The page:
About the same time Edmund de Caillou, a French knight, lay with a band of Gascons in the garrison of Berwick; for at this time the English king had many French troops whom he had summoned from his provinces in France. Caillou sallied forth with his Gascons to drive a prey from Scotland; but as they were returning with a great spoil, they were intercepted by Douglas, and Caillou lost his booty and his life. Sir Robert Neville was also in Berwick. He upbraided the Gascons that had escaped with cowardice, and as they pleaded the irresistible prowess of Douglas, Neville averred that he would be glad to see the Scottish chieftain's banner displayed, saying, he would himself give battle wherever he beheld it. This vaunt reached the ears of Douglas, and shortly after the formidable banner was seen in the neighbourhood of Berwick, where the smoke of blazing hamlets marked its presence. Robert Neville sallied out with his forces, and Douglas no sooner saw him than he went straight to the encounter. Neville and his men fought bravely; the two leaders met hand to hand, when, after a furious combat, Neville fell by the sword of Douglas, and the English were defeated.
To recount all the exploits of Douglas, and of Thomas Randolph, who almost equalled him in fame, would fill a large volume. We shall only give a brief account of one of the raids which these two warriors made into England in the year 1327. They had two or three thousand men at arms, ten thousand light cavalry, with many followers who marched on horseback, but fought on foot, amounting in all to about twenty-five thousand men. With these forces they invaded the western frontier, and proceeded as far as the bishopric of Durham, marking their course with more than their usual ferocity of devastation. The youthful monarch of England, Edward III., set out from York with a fine army of sixty thousand men, determined to chastise the invaders and destroyers of his country. The English followed where they saw the smoke and flames of the villages, but could not get sight of their enemy, whose light forces, mounted on small but hardy ponies, easily eluded the slow movements of their heavyarmed pursuers.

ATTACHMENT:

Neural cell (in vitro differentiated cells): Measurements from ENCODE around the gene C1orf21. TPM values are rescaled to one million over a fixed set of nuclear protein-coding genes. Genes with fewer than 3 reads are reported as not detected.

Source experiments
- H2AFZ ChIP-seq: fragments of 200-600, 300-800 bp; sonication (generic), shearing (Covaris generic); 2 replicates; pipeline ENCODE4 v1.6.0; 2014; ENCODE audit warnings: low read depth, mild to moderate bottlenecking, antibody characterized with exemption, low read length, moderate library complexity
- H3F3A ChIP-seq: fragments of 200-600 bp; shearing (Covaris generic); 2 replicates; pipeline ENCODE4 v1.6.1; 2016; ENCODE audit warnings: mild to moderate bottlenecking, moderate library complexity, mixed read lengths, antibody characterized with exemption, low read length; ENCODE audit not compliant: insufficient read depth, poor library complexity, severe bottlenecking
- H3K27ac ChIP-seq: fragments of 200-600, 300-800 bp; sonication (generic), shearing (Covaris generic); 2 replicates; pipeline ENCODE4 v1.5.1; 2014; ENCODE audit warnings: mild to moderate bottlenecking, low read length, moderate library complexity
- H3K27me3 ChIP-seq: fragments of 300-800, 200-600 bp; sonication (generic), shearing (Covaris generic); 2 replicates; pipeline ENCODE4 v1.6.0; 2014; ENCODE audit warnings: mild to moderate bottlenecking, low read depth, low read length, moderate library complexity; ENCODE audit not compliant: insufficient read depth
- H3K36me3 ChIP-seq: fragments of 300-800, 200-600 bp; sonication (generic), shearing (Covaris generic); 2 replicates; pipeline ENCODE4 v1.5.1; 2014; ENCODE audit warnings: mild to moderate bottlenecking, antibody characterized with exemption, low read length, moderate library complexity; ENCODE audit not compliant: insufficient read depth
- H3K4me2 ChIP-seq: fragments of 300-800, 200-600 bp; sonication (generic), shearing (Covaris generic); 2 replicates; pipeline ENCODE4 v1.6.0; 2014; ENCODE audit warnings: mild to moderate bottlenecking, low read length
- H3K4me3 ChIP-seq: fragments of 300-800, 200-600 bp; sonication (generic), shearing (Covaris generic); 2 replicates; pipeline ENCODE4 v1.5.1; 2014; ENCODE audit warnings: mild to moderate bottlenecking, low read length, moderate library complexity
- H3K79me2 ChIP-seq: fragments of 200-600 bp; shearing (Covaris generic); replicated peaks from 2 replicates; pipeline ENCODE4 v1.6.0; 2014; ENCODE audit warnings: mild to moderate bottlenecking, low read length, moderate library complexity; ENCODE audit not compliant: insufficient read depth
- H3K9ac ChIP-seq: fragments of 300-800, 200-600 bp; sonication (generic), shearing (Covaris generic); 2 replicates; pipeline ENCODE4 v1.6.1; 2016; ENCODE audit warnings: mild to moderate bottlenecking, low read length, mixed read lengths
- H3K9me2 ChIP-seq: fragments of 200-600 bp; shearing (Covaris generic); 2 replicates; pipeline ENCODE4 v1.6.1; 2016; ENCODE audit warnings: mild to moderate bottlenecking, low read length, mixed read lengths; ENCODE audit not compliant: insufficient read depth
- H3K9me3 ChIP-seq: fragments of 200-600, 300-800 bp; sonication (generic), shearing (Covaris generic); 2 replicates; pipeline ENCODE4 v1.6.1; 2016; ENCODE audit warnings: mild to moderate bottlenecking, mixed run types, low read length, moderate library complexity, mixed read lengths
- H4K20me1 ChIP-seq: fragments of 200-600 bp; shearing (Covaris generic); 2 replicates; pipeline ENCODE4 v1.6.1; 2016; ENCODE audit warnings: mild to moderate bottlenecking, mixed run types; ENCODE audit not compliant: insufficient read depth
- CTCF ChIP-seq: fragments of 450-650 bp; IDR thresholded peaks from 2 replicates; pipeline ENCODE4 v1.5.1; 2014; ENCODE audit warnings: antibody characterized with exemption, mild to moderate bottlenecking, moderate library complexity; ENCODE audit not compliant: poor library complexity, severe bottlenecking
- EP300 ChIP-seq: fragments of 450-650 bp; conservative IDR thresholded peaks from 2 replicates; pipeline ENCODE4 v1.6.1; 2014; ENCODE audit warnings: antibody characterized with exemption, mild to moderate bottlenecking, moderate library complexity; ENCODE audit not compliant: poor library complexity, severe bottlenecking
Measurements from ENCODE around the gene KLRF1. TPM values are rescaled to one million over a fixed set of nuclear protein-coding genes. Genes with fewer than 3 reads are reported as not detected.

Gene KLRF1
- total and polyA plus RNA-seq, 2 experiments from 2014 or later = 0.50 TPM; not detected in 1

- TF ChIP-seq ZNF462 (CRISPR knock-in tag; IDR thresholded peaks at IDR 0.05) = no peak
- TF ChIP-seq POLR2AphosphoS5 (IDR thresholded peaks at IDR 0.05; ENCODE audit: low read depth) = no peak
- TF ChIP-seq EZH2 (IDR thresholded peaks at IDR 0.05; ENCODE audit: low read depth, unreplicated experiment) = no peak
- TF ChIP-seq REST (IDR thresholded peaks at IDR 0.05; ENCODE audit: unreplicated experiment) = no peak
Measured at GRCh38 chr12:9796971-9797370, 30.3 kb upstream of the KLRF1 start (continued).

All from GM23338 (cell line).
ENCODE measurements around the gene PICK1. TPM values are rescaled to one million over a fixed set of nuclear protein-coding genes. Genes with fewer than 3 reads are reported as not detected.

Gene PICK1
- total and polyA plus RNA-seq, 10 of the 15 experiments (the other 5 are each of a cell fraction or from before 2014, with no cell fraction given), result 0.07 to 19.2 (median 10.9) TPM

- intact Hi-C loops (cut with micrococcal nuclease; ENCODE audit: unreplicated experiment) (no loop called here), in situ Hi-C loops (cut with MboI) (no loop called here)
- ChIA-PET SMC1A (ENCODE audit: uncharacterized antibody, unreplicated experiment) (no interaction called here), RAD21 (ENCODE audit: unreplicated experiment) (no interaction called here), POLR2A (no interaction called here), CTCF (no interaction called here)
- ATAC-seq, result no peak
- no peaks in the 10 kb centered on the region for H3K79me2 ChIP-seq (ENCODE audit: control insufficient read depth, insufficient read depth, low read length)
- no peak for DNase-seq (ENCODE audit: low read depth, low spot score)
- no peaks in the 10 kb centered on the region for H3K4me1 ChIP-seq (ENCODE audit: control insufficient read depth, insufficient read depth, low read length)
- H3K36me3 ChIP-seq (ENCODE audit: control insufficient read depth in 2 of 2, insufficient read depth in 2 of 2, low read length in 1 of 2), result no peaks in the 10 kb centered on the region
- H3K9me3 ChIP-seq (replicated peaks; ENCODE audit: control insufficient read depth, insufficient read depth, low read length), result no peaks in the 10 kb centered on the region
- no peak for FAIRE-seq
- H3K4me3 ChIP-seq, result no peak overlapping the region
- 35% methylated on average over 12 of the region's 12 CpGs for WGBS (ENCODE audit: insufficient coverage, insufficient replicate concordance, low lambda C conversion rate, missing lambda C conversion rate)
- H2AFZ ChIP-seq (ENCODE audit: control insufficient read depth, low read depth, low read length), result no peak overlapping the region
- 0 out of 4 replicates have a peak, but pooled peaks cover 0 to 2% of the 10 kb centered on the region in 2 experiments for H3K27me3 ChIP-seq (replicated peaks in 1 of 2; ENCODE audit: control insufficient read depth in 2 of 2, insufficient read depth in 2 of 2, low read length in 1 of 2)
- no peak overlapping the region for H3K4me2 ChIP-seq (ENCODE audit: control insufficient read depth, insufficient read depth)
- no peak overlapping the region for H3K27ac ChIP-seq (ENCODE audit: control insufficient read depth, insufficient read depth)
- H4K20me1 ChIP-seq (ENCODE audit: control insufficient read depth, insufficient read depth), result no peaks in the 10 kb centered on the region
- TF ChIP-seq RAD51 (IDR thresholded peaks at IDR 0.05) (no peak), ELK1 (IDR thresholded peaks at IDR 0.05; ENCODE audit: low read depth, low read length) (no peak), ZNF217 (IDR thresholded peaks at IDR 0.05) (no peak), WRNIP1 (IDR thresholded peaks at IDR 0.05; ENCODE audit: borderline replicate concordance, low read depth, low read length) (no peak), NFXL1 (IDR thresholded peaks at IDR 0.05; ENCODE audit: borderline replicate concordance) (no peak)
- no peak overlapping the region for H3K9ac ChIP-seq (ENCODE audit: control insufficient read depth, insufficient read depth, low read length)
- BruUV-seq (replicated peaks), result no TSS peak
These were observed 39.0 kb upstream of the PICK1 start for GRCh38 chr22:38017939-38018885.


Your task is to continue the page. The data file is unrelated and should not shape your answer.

Within five miles of the English army they gave by their devastations evidence of their presence, but were not otherwise seen. After a vain and fatiguing pursuit of three days, the English encamped on the Tyne, midway between Newcastle and Carlisle, to intercept the Scots on their return to their own